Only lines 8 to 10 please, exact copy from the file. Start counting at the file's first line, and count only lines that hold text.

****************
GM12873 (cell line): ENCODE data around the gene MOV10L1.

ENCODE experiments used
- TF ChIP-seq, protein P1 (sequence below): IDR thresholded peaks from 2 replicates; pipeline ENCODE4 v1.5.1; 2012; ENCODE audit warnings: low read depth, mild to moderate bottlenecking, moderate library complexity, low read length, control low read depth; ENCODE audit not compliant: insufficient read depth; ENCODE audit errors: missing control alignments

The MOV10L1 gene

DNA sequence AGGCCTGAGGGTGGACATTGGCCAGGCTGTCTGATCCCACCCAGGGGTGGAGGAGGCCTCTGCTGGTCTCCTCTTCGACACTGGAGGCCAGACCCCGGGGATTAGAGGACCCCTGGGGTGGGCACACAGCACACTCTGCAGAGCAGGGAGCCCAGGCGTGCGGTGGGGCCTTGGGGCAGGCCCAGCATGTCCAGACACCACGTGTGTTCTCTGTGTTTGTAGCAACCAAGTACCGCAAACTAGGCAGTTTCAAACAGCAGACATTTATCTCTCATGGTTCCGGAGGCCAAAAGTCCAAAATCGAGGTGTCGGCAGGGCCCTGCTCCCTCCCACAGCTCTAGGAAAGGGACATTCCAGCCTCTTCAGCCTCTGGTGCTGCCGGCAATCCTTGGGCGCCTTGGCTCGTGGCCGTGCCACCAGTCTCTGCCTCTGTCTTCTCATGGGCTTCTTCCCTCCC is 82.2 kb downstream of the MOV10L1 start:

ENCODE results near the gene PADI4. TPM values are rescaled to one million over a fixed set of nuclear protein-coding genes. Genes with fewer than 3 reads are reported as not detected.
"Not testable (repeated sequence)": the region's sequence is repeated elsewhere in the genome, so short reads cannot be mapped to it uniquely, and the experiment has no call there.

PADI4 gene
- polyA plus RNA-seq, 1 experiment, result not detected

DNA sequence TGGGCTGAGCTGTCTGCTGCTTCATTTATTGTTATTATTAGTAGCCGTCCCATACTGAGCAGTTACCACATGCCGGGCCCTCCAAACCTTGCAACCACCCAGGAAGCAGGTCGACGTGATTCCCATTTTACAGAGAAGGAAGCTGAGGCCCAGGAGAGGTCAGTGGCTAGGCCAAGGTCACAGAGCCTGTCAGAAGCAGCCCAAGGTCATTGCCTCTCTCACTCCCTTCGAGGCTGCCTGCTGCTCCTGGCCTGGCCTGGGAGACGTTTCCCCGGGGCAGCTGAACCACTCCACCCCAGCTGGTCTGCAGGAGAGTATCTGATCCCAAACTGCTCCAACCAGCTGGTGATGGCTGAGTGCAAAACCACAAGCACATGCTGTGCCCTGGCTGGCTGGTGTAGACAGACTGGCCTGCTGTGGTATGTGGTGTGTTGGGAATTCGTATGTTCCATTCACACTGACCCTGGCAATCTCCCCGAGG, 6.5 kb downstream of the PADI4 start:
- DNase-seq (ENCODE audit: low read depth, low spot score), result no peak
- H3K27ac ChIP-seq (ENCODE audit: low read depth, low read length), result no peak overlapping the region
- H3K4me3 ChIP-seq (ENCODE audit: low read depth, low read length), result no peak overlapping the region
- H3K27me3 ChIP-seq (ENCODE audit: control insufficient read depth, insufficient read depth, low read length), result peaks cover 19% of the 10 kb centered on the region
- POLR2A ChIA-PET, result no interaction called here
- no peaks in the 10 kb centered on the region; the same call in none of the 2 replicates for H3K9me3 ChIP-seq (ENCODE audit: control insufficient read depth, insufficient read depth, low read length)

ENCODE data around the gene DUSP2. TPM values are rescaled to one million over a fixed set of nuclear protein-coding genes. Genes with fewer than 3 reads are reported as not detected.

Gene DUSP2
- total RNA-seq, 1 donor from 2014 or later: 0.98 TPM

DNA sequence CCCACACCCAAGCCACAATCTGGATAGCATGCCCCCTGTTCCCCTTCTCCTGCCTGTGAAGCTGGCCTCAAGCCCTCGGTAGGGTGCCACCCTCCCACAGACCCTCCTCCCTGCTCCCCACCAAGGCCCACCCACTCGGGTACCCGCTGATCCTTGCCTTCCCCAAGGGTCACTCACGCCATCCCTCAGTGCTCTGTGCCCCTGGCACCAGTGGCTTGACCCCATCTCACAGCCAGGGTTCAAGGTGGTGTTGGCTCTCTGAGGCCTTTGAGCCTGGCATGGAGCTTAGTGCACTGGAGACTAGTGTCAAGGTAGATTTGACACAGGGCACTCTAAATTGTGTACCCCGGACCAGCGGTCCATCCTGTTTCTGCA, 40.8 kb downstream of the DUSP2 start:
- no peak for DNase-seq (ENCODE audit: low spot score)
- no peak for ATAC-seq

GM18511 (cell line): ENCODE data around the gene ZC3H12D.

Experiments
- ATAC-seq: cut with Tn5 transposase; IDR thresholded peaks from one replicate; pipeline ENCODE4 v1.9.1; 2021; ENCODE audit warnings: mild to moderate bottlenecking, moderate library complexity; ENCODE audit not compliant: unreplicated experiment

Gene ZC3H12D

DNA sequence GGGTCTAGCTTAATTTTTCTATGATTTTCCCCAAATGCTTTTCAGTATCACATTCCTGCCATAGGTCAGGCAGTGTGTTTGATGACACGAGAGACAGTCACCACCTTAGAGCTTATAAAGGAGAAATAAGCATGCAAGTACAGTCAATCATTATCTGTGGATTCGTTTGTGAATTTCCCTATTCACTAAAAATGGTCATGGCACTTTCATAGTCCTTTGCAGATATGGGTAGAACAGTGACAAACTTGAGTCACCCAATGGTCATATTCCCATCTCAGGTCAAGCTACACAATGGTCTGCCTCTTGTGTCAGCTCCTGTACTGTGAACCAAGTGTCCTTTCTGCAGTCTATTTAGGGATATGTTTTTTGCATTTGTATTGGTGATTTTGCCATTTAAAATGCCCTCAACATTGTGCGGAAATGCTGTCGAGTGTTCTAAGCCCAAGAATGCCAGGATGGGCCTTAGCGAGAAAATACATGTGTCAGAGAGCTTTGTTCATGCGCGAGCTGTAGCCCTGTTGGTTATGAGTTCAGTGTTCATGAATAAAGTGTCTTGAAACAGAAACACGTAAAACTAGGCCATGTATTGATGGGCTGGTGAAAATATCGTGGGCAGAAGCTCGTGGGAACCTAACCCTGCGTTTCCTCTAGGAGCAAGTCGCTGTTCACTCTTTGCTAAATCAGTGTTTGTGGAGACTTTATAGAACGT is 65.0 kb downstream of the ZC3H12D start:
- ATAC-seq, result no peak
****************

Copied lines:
PADI4 gene
- polyA plus RNA-seq, 1 experiment, result not detected

DNA sequence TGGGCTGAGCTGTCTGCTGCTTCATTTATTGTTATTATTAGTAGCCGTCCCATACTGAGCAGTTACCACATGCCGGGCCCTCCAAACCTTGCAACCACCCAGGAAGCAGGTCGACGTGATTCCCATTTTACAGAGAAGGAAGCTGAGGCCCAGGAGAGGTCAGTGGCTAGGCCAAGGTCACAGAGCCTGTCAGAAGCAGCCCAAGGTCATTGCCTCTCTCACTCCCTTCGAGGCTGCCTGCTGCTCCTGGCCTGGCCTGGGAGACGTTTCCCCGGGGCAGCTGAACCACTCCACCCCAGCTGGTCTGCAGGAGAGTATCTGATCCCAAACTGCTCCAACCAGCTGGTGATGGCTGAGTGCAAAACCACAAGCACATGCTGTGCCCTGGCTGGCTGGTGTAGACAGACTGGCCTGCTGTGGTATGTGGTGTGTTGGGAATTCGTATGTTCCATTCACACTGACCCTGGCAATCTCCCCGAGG, 6.5 kb downstream of the PADI4 start: